<– Part 218 – September 22, 1918 | Part 219 – September 29, 1918 | Part 220 – October 6, 1918

Following the success of the Vardar offensive in Bulgaria, coupled with mass retreats, desertions, mutinies, and the rapid Allied advance has led to Bulgaria suing for an armistice, signed September 29 at Salonica. The Bulgarian army is ordered to demobilize, captured territories are returned, as is all captured equipment, and German & Austrian troops have to leave the country within 4 weeks. In return, the capital, Sofia, will remain unoccupied, though any strategic sites the Allies need to take will be held temporarily, and free passage for Allied troops is also required.

In Palestine, fighting at Megiddo ended September 25, with the British forces suffering around 5,500 casualties, while the entire Ottoman force, shy 6,000 escapees, has fallen – nearly 30,000 troops. All along the front, key positions have been captured by the Allies, including Nablus, Amman, Tiberias, the key port of Haifa, Samakh (which saw both mounted and dismounted charges), Damascus, and Deraa. The days following saw a failed cavalry charge at Irbi and the capture of Jisr Benat Yakub (Jacob’s Ford, across the Jordan River) on September 27. British forces now hold almost all territory west of the Jordan river.

An audacious Allied plan to launch four major attacks over four days kicked off September 26.

Canadian engineers building a bridge to cross Canal du Nord

An enormous offensive was launched September 26, the Meuse-Argonne Offensive, which has nearly 1.2 million American and French soldiers assaulting 450,000 Germans. The Americans spent 3 hours firing artillery beforehand, at a cost of $1 million per minute, firing more than the entire amount of ammunition spent during their 4 years of fighting from 1861-1865. The initial American assaults, begun at 5:30am, saw mixed results with colossal casualties. In General Pershing’s own words, “We were no longer engaged in a maneuver for the pinching out of a salient, but were necessarily committed, generally speaking, to a direct frontal attack against strong, hostile positions fully manned by a determined enemy.” Nonetheless, the Americans continue to attack.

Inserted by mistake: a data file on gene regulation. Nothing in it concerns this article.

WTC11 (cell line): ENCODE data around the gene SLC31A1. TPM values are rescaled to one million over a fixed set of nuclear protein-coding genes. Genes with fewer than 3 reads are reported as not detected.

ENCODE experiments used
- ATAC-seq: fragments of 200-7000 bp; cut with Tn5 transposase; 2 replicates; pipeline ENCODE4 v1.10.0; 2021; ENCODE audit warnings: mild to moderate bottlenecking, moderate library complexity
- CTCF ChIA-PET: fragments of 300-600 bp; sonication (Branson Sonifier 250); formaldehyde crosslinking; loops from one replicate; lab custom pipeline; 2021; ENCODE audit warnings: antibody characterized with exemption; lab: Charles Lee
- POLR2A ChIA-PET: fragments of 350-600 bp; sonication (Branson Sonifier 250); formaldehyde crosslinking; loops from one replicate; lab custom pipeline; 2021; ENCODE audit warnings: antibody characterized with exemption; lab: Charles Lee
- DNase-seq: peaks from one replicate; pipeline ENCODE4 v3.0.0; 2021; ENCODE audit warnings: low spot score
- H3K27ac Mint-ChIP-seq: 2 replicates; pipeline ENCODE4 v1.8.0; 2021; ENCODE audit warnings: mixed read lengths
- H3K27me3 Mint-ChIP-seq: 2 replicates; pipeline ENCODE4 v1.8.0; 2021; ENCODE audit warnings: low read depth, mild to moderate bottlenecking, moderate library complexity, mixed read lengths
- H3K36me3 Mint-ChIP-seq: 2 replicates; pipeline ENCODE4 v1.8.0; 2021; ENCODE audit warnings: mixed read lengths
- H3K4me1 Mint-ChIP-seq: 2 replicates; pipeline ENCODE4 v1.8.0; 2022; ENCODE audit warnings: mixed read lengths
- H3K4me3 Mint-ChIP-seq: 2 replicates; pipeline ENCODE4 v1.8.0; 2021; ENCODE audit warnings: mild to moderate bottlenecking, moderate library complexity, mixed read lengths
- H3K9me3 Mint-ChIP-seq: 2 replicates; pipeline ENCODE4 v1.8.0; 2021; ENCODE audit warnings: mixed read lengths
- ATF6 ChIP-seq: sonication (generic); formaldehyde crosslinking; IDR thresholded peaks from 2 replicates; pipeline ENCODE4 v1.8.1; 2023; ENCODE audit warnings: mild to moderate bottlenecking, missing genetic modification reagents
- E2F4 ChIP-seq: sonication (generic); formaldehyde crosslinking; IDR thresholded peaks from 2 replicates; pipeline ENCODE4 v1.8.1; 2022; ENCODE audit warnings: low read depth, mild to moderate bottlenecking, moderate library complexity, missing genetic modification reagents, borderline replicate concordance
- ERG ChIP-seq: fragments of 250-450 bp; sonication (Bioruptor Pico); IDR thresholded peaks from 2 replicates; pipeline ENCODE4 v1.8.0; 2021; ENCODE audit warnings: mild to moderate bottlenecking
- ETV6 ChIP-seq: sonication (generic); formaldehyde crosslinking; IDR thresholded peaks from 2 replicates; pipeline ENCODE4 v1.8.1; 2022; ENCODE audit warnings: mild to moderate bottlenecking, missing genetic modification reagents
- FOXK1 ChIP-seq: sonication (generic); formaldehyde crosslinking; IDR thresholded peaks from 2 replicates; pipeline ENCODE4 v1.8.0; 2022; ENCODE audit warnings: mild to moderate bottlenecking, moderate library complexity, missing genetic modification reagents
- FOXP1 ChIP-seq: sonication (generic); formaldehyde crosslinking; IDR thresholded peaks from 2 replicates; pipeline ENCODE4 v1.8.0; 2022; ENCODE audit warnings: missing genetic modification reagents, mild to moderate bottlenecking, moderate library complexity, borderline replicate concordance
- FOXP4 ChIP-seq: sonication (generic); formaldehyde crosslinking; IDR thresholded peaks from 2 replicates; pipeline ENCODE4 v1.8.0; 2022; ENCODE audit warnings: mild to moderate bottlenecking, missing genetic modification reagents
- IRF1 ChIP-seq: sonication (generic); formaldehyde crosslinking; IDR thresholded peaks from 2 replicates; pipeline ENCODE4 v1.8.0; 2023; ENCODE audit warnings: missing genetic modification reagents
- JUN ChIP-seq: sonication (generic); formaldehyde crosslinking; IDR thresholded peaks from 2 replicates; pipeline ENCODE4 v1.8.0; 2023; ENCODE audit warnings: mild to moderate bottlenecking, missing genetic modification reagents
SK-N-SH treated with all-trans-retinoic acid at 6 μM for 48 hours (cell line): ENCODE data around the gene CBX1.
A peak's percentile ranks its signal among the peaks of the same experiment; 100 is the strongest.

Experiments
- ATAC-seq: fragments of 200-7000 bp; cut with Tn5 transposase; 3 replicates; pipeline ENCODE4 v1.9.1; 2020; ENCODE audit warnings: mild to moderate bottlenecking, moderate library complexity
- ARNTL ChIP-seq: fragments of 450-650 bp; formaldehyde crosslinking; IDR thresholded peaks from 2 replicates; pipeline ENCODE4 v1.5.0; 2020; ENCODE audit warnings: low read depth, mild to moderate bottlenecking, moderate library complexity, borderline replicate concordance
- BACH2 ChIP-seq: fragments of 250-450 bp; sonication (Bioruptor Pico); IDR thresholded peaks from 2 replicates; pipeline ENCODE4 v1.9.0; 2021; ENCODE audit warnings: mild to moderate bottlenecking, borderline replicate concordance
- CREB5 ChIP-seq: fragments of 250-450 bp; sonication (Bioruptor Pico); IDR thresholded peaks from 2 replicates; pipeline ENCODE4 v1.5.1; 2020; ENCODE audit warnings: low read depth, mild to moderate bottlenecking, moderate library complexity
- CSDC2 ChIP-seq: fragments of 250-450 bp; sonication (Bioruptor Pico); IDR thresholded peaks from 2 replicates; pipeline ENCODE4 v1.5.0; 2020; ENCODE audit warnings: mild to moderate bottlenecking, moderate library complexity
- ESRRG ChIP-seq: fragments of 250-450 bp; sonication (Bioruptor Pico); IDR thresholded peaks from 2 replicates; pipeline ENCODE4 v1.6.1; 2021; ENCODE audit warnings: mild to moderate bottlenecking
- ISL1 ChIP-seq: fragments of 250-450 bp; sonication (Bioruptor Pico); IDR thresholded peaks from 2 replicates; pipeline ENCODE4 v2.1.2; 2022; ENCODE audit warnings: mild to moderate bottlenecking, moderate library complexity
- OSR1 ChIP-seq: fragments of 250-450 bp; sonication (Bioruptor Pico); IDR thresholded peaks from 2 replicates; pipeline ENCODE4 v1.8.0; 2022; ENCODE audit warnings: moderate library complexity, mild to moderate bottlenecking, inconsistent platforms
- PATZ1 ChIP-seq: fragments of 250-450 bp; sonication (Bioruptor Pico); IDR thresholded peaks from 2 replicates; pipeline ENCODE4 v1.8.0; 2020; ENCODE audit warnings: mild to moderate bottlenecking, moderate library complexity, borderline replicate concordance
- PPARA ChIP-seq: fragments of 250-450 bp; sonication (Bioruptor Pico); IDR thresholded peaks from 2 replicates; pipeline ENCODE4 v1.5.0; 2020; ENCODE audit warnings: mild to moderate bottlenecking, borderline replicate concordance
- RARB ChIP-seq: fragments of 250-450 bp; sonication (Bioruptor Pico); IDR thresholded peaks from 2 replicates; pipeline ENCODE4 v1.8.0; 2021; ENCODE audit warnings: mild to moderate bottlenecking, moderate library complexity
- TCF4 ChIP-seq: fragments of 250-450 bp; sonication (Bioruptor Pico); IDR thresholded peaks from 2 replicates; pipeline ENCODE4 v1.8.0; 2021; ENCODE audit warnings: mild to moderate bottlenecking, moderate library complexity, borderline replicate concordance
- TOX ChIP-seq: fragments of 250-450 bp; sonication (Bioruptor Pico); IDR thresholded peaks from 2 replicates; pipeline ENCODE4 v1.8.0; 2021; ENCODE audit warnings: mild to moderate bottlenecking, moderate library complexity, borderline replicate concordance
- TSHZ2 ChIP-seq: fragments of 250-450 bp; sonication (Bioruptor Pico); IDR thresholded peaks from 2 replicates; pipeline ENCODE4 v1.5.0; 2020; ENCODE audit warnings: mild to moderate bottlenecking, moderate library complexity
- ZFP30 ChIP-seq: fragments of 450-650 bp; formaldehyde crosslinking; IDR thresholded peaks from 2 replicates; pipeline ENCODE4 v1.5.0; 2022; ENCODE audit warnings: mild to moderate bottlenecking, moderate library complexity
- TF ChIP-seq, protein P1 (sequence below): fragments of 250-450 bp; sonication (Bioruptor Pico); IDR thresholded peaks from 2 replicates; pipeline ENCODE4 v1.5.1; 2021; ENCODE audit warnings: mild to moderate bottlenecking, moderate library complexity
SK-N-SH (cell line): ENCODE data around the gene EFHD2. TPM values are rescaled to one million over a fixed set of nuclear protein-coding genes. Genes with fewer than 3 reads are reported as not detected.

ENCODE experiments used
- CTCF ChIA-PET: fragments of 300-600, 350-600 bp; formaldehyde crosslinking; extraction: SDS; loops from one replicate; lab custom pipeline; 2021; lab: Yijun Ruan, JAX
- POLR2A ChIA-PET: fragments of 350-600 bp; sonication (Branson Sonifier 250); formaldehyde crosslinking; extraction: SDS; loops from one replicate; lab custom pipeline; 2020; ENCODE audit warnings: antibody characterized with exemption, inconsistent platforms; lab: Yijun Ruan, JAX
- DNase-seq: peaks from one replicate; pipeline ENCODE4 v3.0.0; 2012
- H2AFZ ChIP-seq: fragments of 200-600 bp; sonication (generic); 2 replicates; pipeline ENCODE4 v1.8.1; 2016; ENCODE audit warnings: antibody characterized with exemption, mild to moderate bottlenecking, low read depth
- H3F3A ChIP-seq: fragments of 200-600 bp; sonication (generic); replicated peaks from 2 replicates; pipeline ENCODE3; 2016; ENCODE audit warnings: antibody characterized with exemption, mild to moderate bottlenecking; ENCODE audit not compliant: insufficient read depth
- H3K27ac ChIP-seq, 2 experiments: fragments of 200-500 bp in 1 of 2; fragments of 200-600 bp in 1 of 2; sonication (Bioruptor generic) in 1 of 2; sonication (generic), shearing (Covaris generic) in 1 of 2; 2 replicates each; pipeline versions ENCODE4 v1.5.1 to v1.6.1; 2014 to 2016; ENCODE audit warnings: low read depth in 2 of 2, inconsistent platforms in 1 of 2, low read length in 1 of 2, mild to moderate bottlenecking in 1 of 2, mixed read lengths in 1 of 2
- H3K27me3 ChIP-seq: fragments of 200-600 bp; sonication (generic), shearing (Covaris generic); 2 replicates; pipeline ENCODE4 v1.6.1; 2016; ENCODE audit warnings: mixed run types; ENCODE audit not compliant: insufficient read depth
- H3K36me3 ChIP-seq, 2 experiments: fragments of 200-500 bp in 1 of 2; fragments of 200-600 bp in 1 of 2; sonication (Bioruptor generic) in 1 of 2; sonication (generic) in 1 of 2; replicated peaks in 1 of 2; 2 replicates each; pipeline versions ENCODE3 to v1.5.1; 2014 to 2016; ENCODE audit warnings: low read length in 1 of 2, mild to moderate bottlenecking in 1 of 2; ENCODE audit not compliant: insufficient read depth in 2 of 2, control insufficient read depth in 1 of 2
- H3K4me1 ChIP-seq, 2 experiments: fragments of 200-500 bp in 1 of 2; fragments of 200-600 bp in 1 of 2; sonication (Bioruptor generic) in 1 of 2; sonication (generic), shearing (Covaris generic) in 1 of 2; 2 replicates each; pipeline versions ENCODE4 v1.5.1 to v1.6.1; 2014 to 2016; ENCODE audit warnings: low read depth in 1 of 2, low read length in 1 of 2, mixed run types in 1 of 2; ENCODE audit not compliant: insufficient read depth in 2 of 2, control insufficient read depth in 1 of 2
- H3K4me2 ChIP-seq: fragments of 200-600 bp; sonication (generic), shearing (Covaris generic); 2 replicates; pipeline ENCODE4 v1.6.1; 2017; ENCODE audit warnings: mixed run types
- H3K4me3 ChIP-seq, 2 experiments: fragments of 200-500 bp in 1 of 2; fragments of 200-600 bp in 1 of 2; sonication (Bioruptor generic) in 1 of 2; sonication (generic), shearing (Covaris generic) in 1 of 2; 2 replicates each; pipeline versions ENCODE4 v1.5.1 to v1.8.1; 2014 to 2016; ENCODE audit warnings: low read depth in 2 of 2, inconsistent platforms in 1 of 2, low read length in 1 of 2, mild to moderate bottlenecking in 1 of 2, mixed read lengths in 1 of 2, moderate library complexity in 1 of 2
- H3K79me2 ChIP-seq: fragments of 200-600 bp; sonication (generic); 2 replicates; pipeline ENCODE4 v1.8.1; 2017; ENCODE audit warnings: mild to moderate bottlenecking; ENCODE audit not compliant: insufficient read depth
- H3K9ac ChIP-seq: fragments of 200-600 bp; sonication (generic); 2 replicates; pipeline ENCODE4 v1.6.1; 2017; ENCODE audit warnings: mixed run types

On September 27, Canadian and New Zealand forces launched an attack across Canal du Nord, in the Nord-Pas-de-Calais region of France, near Cambrai, in an effort to tie down Germans, preventing them from reinforcing elsewhere. Crossing on secretly-constructed bridges at 5:20am, capturing the surprised defenders within hours.

The next morning, September 28, Belgian and British forces attacked at Ypres (the fifth battle there), following a 3-hour artillery bombardment. They advanced 6 miles, pushing Germans back and retaking land lost earlier in the year. By the next day, all the high ground had been taken.

British Brigadier General J.V. Campbell speaking to soldiers of the 137th Brigade, on Riqueval Bridge

The bridge in 2003, with now-overgrown banks

The final attack of the plan saw a devastating artillery bombardment at the St. Quentin Canal, with 1,600 guns firing nearly a million shells, specifically targeted at headquarters and German artillery, aided by captured maps of German defenses. On September 29, two American divisions and two Australian divisions, and 150 tanks began the assault, which made minimal progress on the flanks, slowing down the center as well, though it pierced the Hindenburg line in several places. British forces elsewhere captured the key Riqueval Bridge, preventing German engineers from destroying it.

Around Entente lines, large numbers of people have suddenly begun dying of a virulent strain of influenza. It’s possible this strain was brought by American forces to France and is the same as that ravaging the United States.



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